FOR STARTERS: SAVE THE DATE 1/16/16. Join us for a free educational seminar and Meet and Greet Saturday morning the 16th. Contact me for more details! I’d love to see you there.
Now that a new year is upon us, it is appropriate for every board to take a few minutes at their next board meeting to make sure the following issues are in order. If not, please contact us and we would be happy to take the opportunity to help your association be adequately prepared for any issues that arise in 2016.
The following is a checklist as you review your Association’s “health” for 2016:
- Are there defects in any of the areas over which the Association is required to maintain? If it has been within 6 years of the completion of your community, you may have remedies for any construction defects.
- Evaluate your governing documents (CCRs, Bylaws, Rules, etc.). We advise that governing documents be reviewed and/or updated every six years as state laws change almost every year. Many changes to your “governing documents” can be done by Board resolution rather than an amendment (which requires a vote). Make sure your governing documents are up-to-date.
- Make sure you have a copy of applicable statutes for your association in a binder for each board member. Our office can provide you courtesy copies of these statutes as needed, so that they can be reviewed to the extent that they take priority over your CCRs or Bylaws. You should be familiar with the governing Act and the non-profit corporations Act. (You need to know whether you are a condominium community or planned unit development. A townhome is an architectural style.)
- Be sure to keep a book of resolutions (Rules and Resolutions) that show when a rule was adopted, the text of the rule, and indicate if a rule has been repealed or not. That book should be passed down from board to board so the association knows which rules have been adopted by the Association.
- If your CCRs have architectural standards, make sure your architectural guidelines and design standards are clear, unambiguous, and make sure that the process for submitting plan approval is clearly set forth and not inconsistent with law or other provisions of your governing documents.
- The Association should have a collection resolution in place which specifices what the association will do internally (it’s Manager or Board), which also states after how many days delinquent an account must be in order to be turned over to your attorney for collections. NOTE: Our office was the pioneer for deferred attorney fee collections, known as our “Common Sense Collections Program,” whereby we collect our fees from the homeowner and we do not take a percentage of recovery from the Association.
- Make sure your association has an enforcement policy in place. This is a unique type of policy that indicates the point in time the association gets involved with an enforcement matter, especially when only one homeowner is complaining and no one else seems to be bothered by a specific behavior. This type of policy puts burdens on the aggrieved owner to help the Board feel comfortable that the owners are not furthering a personal agenda, but truly addressing a community concern.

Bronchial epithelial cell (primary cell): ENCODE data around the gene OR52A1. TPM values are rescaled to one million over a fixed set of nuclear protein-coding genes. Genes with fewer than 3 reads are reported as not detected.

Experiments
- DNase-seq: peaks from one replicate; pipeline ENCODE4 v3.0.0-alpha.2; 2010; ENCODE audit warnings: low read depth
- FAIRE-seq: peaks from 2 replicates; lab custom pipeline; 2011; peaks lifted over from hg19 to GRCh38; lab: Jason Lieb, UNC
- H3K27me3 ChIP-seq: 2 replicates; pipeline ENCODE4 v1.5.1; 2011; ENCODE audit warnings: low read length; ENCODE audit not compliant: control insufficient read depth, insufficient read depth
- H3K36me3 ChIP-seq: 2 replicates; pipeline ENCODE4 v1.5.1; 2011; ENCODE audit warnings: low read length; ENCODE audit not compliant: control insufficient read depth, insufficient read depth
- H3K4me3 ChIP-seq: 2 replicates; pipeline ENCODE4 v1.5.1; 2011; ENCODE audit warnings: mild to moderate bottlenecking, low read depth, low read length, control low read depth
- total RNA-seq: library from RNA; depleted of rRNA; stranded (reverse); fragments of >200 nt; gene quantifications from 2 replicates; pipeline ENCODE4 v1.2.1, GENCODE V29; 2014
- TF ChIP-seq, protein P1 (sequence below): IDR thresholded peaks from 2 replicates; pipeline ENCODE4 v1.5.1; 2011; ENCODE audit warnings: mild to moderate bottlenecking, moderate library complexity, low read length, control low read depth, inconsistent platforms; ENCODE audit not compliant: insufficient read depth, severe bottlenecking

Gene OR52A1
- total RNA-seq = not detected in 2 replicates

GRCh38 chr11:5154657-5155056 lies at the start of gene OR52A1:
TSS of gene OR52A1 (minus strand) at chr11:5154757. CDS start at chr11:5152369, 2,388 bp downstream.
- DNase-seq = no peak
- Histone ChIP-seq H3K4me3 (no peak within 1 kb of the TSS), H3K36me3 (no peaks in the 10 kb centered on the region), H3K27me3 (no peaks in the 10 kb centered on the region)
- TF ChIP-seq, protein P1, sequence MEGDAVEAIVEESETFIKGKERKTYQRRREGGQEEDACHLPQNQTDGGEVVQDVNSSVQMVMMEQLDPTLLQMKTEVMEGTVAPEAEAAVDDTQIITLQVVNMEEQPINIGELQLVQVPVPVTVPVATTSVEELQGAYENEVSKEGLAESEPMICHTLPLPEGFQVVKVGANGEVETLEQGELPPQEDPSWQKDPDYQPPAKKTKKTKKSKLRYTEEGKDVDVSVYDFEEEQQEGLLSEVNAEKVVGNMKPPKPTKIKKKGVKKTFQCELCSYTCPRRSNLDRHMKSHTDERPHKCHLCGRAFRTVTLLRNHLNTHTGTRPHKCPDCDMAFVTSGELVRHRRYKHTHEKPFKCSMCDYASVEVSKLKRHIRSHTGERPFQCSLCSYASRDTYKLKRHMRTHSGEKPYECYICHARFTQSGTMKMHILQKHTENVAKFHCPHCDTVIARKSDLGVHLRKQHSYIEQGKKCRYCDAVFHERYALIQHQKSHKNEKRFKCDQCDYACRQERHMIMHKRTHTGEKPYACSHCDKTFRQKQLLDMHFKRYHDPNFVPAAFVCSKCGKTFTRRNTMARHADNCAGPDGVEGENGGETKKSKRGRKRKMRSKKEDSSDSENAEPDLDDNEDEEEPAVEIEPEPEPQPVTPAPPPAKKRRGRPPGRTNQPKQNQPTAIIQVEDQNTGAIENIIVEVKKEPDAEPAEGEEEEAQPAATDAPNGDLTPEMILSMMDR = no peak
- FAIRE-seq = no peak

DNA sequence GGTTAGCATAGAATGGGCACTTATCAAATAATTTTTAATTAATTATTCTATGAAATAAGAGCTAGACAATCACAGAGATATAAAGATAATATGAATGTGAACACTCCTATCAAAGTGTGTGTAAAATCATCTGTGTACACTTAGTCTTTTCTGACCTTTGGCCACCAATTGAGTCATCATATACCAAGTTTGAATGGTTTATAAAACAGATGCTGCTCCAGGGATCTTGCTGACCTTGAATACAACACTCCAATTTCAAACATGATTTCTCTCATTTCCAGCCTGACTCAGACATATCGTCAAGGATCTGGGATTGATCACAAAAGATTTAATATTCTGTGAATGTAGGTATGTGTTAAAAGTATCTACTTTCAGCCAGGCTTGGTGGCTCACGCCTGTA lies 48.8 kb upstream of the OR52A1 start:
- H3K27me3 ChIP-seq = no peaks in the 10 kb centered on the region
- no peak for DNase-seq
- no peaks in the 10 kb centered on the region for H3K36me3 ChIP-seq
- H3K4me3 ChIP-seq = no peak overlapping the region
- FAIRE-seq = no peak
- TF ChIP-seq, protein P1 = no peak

- The Association’s insurance policies should be reviewed for adequate coverage for those areas over which the association is required to insure including adequate Director and Officer Liability Insurance, in case of a claim made against the Board.
- The Association should be trained regarding the respective roles of the Officers of the Association. Remember the Board or the Management Committee is a distinct entity from its officers. Usually the Board and Officers are the same people, but the jobs of the Officers need to be understood by those serving in those capacities and a policy statement (what each Offices does) may be needed if not adequately contained in your Bylaws.
- The Association should adopt a document retention policy. Some documents are required to be kept indefinitely. Others may be disposed of at your earliest convenience. There is no reason for documents that do not need to be kept be kept for years and years in a box or file cabinet. A document retention policy will help you determine how long you keep certain types of documents.
- The Board should, through its attorney, undertake brief Fair Housing training to understand how discrimination complaints arise and how reasonable accommodations are to be dealt with regarding such issues as service and companion animals.
- Ask yourself if you are aware of recent statutory changes that address electronic means of communications and other issues such as open meeting, rental restrictions, rule making and reserves.
- The Board should fund its reserve fund and speak with their attorney about the adequacy of that fund and how it should be used in comparison to operating expenses.
- Does your Board having a Schedule of Fines that differentiates between a continuing violation and a repeat violation? Do you understand what type of notice and how frequent such notice must be given when there is a repeat violation and what due process must follow if an Owner is alleged to have violated a rule before an actual fine can be levied?
THESE ARE JUST A FEW QUESTIONS/ISSUES YOU SHOULD REVIEW FOR 2016 AND BEYOND. WE WOULD LOVE TO ASSIST WITH ALL YOUR ASSOCIATION’S NEEDS.
BEST WISHES THIS NEW YEAR – JOHN RICHARDS